Thanks for being a part of my journey — because of you, I never feel really alone. xoxox

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April 27 – Beautiful Nepal

I’ve learned and seen enough to know that news reports are certainly showing you horrific images of devastation so I thought I’d share a different perspective. The first photo is one I took of Kyajo.Ri this morning. What an amazing sight! The second is a view from the trail this morning.

We must turn back today, from Machermo, which is disappointing, but under present circumstances, I feel nothing but profound gratitude for my good health and safety. We learned last night that Gokyo, our next intended destination, has only a few undamaged buildings, and is in danger of flooding. There are several higher glacial lakes nearby where cracks in the earth occurred and water is seeping into the valley floor below. It is too dangerous to go there. Aftershocks happen every 12 hours or so. It will take us three days to walk to Lukla.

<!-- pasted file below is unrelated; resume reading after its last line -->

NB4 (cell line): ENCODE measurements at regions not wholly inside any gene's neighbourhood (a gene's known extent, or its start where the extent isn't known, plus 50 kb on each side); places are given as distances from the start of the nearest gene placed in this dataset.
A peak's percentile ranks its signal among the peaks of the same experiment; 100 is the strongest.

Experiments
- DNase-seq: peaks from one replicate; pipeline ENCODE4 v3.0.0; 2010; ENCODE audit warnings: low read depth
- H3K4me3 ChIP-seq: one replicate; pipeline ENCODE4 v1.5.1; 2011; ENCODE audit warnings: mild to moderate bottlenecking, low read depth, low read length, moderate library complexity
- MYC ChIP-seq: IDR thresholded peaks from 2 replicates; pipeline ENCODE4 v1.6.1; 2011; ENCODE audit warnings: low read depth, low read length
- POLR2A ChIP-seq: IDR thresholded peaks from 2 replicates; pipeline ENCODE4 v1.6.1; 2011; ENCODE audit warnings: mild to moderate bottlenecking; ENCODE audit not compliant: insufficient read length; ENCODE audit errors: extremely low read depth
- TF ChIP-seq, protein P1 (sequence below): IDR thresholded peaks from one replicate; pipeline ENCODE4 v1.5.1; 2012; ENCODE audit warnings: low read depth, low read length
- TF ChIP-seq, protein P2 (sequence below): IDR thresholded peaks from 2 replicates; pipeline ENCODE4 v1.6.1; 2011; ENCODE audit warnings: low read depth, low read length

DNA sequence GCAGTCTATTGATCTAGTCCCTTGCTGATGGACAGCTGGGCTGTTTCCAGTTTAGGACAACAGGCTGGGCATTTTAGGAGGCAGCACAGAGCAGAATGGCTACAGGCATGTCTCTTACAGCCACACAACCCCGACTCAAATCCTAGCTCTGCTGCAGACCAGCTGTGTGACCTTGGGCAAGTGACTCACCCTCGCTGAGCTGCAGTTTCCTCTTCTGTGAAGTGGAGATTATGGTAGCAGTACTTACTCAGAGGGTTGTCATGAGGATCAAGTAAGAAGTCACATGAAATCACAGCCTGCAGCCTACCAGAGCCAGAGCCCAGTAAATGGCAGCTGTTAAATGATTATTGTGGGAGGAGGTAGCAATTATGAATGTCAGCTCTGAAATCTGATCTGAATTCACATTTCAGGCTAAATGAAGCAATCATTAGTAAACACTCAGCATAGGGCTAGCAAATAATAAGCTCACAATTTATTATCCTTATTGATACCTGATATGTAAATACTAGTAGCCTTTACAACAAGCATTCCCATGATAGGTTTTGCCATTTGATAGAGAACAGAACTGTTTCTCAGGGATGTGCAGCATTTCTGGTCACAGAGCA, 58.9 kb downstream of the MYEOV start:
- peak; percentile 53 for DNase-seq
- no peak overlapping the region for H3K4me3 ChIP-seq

We depend on others on the trail for information and get conflicting information regarding availability of place to stay and of food and bottled water. We see choppers in constant flight up/down the valley going to Everest Base Camp. I fear the worst.

Many trekkers, guides and porters have no way to contact family, so my satellite phone has been quite useful to help in that regard. Each time I dial a number and hand over my phone, I hope for tears of relief, but that is not always the case,

God help my beautiful Nepal and her kind souls,